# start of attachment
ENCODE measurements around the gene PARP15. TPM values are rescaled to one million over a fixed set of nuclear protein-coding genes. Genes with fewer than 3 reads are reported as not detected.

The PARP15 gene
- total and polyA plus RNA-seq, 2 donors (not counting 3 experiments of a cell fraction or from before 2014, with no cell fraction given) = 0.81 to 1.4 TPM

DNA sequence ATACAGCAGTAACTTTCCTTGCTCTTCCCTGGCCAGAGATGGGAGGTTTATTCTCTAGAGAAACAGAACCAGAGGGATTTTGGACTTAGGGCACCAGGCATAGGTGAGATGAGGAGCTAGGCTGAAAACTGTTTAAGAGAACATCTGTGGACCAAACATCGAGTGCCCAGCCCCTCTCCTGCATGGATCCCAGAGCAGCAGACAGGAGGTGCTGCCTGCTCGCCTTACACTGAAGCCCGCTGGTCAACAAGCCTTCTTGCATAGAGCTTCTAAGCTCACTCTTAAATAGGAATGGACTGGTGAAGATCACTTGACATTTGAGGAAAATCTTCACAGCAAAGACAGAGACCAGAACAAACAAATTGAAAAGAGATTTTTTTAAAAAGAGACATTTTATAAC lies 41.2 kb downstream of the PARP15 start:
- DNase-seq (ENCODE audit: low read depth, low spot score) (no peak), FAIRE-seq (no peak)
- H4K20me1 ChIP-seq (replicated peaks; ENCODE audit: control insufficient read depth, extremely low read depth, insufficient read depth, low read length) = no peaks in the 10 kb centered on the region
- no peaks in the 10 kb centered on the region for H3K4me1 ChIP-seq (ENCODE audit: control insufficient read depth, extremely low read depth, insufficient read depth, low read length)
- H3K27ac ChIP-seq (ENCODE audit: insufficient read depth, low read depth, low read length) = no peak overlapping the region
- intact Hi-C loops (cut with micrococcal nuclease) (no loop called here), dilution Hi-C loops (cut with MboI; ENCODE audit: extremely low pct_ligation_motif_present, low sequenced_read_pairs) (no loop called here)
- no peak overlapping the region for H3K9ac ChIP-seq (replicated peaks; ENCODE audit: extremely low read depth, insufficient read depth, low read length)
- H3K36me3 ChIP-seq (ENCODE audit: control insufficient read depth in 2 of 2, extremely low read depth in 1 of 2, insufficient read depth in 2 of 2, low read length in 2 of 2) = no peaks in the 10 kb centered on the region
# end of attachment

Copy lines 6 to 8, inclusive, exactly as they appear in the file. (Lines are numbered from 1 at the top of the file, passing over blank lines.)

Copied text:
- H4K20me1 ChIP-seq (replicated peaks; ENCODE audit: control insufficient read depth, extremely low read depth, insufficient read depth, low read length) = no peaks in the 10 kb centered on the region
- no peaks in the 10 kb centered on the region for H3K4me1 ChIP-seq (ENCODE audit: control insufficient read depth, extremely low read depth, insufficient read depth, low read length)
- H3K27ac ChIP-seq (ENCODE audit: insufficient read depth, low read depth, low read length) = no peak overlapping the region